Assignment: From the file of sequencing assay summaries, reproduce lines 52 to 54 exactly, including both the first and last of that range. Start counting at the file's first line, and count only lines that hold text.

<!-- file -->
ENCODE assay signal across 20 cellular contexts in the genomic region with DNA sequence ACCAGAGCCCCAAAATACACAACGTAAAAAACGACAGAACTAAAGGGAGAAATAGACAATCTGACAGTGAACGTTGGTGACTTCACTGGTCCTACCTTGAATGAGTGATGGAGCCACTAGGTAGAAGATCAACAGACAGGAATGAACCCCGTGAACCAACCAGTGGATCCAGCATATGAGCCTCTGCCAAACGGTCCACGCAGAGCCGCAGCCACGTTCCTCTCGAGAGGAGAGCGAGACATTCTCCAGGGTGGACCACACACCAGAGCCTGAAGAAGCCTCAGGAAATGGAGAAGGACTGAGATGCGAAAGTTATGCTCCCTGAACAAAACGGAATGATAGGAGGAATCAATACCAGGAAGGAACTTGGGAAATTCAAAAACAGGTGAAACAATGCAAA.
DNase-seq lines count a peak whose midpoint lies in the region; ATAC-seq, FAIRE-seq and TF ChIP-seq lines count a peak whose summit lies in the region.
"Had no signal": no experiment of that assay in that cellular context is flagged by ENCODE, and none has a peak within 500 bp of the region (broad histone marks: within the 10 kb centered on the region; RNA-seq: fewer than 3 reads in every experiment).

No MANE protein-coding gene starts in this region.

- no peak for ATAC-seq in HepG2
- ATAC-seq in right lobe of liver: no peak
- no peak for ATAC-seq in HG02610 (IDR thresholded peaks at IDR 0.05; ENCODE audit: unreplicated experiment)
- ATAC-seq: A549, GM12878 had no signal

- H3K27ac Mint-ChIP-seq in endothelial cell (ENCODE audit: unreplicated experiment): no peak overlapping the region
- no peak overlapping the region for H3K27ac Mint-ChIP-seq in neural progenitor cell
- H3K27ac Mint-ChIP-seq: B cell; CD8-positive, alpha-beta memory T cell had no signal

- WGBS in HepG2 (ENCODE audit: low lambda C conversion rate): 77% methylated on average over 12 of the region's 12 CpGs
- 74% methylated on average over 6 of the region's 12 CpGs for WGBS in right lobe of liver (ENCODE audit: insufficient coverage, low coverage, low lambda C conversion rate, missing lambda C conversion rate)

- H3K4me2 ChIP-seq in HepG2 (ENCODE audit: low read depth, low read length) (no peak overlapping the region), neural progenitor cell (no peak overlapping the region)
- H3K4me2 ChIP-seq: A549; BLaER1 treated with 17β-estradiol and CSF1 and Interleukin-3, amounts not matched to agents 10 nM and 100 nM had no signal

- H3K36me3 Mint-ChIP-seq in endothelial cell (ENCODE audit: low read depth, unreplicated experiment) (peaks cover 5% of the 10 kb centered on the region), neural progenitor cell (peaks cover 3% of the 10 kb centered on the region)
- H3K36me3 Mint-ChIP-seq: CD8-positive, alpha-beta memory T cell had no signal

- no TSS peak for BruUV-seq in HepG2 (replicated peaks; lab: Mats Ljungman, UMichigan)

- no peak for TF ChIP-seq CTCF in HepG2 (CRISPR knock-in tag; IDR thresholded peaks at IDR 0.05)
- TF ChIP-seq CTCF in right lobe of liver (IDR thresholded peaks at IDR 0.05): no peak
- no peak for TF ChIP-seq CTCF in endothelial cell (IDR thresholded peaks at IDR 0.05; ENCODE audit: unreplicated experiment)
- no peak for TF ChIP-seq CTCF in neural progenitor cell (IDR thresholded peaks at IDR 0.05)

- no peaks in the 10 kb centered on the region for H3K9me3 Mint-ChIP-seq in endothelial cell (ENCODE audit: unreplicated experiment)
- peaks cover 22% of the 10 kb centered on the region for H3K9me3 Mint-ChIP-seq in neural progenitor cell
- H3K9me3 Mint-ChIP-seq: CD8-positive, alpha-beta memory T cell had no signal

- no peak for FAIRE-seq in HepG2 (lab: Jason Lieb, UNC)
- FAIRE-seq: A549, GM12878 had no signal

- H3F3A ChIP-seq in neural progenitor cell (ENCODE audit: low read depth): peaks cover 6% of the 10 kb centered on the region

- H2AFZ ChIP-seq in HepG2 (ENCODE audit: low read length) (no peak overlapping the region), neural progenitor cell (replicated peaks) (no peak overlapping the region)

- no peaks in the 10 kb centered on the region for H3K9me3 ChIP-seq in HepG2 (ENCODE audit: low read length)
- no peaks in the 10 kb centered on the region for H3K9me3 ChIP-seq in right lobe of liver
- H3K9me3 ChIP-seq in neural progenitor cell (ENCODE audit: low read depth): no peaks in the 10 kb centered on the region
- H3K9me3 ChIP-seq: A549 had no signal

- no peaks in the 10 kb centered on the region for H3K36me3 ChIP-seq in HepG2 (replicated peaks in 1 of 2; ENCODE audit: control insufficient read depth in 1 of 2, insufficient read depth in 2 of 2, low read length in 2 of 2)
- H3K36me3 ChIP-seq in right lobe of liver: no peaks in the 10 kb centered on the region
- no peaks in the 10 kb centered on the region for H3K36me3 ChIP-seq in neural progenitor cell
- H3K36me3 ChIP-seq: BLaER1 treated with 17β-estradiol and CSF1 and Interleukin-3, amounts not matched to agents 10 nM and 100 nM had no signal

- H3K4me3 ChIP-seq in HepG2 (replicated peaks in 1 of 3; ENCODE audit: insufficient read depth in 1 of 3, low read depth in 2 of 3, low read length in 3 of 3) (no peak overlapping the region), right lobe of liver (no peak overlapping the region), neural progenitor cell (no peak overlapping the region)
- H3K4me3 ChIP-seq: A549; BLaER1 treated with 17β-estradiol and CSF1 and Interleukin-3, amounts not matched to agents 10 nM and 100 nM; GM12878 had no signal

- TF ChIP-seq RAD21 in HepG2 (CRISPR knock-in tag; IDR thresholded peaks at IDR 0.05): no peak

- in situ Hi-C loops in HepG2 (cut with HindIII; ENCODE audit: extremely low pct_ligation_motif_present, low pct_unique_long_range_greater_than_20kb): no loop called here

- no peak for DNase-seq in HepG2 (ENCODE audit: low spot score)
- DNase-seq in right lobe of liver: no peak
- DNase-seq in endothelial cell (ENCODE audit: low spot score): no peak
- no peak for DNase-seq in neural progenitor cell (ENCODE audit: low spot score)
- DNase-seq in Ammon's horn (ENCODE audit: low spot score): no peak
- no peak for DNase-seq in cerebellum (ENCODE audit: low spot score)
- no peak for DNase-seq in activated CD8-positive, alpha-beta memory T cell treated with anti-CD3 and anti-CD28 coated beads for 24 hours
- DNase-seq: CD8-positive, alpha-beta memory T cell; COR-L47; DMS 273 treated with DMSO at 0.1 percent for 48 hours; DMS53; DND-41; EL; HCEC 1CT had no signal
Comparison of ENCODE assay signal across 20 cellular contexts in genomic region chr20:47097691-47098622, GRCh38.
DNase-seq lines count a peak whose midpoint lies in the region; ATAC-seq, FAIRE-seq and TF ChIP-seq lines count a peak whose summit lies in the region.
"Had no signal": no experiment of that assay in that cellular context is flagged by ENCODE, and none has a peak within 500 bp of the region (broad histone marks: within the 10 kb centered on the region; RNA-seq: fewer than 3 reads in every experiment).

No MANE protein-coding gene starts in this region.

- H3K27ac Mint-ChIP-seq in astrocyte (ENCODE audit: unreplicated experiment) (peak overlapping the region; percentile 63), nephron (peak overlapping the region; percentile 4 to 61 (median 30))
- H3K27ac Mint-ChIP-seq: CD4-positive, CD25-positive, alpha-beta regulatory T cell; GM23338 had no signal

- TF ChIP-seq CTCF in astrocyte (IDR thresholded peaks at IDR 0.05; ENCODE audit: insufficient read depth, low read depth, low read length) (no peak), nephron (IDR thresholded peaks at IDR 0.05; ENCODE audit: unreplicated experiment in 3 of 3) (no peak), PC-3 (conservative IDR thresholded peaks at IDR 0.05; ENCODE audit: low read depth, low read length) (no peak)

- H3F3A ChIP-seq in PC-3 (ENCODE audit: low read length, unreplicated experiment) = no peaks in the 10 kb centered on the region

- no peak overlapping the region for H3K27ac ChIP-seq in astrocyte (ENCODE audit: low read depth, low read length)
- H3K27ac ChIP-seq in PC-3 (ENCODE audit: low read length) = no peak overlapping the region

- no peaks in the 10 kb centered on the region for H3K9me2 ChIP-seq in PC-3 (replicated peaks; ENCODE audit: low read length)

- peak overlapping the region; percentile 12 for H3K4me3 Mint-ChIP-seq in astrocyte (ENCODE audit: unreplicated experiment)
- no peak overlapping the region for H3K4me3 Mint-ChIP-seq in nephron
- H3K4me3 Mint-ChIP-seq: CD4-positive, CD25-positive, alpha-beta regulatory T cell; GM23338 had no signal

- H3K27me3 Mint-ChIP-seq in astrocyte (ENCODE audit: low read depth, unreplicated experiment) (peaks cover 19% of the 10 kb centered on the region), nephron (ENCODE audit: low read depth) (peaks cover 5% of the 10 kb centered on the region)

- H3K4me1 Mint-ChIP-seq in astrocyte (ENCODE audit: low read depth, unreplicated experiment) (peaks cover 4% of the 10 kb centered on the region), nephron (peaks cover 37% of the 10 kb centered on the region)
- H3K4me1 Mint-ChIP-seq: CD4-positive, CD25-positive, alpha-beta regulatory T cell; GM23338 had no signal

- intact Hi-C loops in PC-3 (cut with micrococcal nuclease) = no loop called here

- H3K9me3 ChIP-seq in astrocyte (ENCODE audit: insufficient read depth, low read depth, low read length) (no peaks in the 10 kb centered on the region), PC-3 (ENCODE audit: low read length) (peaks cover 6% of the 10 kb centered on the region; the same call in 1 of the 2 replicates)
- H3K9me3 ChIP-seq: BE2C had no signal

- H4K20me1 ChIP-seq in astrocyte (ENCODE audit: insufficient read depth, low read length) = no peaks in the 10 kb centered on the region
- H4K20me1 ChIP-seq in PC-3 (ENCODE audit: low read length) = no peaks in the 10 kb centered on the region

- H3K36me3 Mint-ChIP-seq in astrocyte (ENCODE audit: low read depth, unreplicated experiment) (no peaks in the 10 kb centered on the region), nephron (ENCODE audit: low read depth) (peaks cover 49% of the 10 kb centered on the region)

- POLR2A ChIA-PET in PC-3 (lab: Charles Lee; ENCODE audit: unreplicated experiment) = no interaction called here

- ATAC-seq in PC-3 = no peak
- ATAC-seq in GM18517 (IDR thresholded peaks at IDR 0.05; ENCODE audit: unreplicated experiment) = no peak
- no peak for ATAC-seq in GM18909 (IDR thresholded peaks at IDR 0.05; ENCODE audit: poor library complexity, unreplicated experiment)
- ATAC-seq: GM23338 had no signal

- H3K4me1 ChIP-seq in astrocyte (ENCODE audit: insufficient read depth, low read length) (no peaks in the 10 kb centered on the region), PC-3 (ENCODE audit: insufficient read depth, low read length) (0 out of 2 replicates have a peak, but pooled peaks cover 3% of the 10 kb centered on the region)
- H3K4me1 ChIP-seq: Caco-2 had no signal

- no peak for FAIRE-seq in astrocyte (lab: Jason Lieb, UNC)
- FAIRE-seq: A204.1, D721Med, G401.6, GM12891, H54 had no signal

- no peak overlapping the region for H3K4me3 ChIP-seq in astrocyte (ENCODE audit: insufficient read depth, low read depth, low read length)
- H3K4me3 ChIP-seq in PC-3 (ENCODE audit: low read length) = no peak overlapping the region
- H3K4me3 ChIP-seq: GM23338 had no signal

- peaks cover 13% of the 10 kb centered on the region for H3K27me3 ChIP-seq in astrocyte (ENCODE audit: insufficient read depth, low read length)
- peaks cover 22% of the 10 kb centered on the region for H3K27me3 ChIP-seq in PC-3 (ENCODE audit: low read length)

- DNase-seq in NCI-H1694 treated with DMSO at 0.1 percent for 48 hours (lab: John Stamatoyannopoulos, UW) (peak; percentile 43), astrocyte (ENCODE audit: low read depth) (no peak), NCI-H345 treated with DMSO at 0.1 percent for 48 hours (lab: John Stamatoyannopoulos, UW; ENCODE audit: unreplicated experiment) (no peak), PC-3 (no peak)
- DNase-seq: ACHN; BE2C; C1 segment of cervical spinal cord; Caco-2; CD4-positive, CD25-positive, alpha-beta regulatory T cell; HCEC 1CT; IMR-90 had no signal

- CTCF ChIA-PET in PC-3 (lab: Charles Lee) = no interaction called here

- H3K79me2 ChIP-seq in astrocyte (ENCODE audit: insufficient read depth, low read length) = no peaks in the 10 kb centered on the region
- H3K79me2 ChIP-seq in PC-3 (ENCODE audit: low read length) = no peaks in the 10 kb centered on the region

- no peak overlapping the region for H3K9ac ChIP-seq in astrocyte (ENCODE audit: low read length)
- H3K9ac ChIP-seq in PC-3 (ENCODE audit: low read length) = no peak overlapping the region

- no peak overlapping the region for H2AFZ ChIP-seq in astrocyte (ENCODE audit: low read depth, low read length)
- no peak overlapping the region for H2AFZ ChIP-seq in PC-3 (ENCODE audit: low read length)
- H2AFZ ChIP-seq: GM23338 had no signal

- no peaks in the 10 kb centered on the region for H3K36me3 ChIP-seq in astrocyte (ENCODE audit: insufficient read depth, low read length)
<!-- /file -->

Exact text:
"Had no signal": no experiment of that assay in that cellular context is flagged by ENCODE, and none has a peak within 500 bp of the region (broad histone marks: within the 10 kb centered on the region; RNA-seq: fewer than 3 reads in every experiment).

No MANE protein-coding gene starts in this region.

- H3K27ac Mint-ChIP-seq in astrocyte (ENCODE audit: unreplicated experiment) (peak overlapping the region; percentile 63), nephron (peak overlapping the region; percentile 4 to 61 (median 30))